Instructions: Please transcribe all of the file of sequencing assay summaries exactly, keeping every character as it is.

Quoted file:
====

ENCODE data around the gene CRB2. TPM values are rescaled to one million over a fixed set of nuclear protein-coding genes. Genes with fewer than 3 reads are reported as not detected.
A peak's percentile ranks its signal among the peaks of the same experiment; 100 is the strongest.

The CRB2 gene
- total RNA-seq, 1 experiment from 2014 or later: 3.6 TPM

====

ENCODE data around the gene CRB2. TPM values are rescaled to one million over a fixed set of nuclear protein-coding genes. Genes with fewer than 3 reads are reported as not detected.
A peak's percentile ranks its signal among the peaks of the same experiment; 100 is the strongest.

The CRB2 gene
- total RNA-seq, 1 experiment from 2014 or later: 3.6 TPM